Starting out with Bombadil

Since toml-bombadil is:

  • Written in Rust
    • installs with cargo as a single binary
  • Supports encryption
  • Supports profiles
  • Has template expansion

It was the obvious choice.

# Get Cargo
curl --proto '=https' --tlsv1.2 -sSf https://sh.rustup.rs | sh
source $HOME/.cargo/env
# Get toml-bombadil
cargo install toml-bombadil

For the rest of this post I’ll assume everyone is working with a set of dots like my own.

# Get my set
export mydots="$HOME/Git/Github/Dotfiles"
mkdir -p $mydots
git clone git@github.com/HaoZeke/Dotfiles $mydots
bombadil install -c "$mydots/bombadil.toml"

Now we can start defining profiles in our toml file and link them.

# Get colemak and mac profiles
bombail link -p macos colemac

This isn’t really meant to be a tutorial about bombadil-toml, but it might include some pointers. The remainder of the post will focus on the layout and logic of my own usage.

Shells

Shells form the core of most computing environments, and typically we would like to have basic support for at least bash and one additional shell. The secondary shell (zsh for me) is the most preferred, but often might not be avaliable 4.

Current Logic

Since many shells are somewhat compatible with each other (especially within the POSIX family); my current setup looked a bit like:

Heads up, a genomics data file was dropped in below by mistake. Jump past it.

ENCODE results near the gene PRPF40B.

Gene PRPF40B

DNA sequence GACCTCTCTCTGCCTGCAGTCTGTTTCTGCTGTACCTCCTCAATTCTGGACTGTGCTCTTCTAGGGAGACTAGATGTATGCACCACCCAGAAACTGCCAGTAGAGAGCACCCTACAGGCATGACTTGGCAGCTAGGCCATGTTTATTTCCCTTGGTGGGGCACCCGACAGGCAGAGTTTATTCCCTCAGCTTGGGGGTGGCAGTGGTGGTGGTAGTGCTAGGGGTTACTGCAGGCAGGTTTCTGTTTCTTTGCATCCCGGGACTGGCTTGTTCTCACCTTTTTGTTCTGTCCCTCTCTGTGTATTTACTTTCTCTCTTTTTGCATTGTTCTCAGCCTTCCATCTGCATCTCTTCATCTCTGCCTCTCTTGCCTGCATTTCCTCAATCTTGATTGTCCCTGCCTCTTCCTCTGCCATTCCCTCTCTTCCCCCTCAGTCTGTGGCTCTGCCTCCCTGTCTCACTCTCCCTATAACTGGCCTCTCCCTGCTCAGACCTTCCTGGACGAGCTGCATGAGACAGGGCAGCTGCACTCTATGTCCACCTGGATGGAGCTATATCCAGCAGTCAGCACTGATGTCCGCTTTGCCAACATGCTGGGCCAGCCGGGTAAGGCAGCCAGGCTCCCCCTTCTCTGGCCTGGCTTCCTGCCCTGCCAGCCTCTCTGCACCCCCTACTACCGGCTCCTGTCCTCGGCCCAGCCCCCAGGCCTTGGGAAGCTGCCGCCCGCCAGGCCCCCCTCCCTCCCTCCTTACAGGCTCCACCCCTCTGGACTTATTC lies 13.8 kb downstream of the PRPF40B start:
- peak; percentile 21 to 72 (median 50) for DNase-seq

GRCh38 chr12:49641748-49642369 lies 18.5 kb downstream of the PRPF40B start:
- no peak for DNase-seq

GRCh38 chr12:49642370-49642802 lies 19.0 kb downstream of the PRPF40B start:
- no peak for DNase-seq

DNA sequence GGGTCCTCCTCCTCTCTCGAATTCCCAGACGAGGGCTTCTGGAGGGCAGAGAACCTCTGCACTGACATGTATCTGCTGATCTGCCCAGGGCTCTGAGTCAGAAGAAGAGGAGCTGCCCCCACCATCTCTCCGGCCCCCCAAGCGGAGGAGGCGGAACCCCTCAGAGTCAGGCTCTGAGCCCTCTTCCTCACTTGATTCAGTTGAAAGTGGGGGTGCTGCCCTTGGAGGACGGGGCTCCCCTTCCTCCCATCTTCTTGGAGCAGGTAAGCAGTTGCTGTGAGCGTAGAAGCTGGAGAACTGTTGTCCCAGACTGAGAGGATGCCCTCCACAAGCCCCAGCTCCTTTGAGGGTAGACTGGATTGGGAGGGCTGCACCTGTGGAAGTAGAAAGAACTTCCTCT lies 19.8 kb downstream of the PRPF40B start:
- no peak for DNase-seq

. ~/.shellrc # With standard agnostic commands

Which in turn loaded a bunch of conditionally symlinked files from profiles.

# Platform
#############

if [ -f ~/.shellPlatform ]; then
      . ~/.shellPlatform
fi

# Specifics
#############

if [ -f ~/.shellSpecifics ]; then
      . ~/.shellSpecifics
fi

# Wayland
#############

if [ -f ~/.waylandEnv ]; then
      . ~/.waylandEnv
fi

# XKB
######

if [ -f ~/.xkbEnv ]; then
      . ~/.xkbEnv
fi

# Nix
######

if [ -f ~/.nixEnv ]; then
      . ~/.nixEnv
fi

Current Approach

The problem with the older approach is that it isn’t always clear where different divisions should be drawn and it isn’t really flexible enough to add things arbitrarily. Basically, here there were only a few entry points. A more rational method is to emulate the work of init.d 5 scripts; where a set of files in a directory are all loaded if they exist 6.

This allows the previous setup to be instead refactored into the following folder setup (under $HOME/.config/shellrc):

  • .login.d which has machine specific files
    • Spack and Lmod modulefiles on various HPC nodes
    • Also just things which normally run only once per login (like system diagnostics)
    • MacOS considers every terminal to be a login shell for some odd reason
  • .shell.d which contains POSIX compliant snippets
    • This is by far the longest section
  • .bash.d for snippets which need bashisms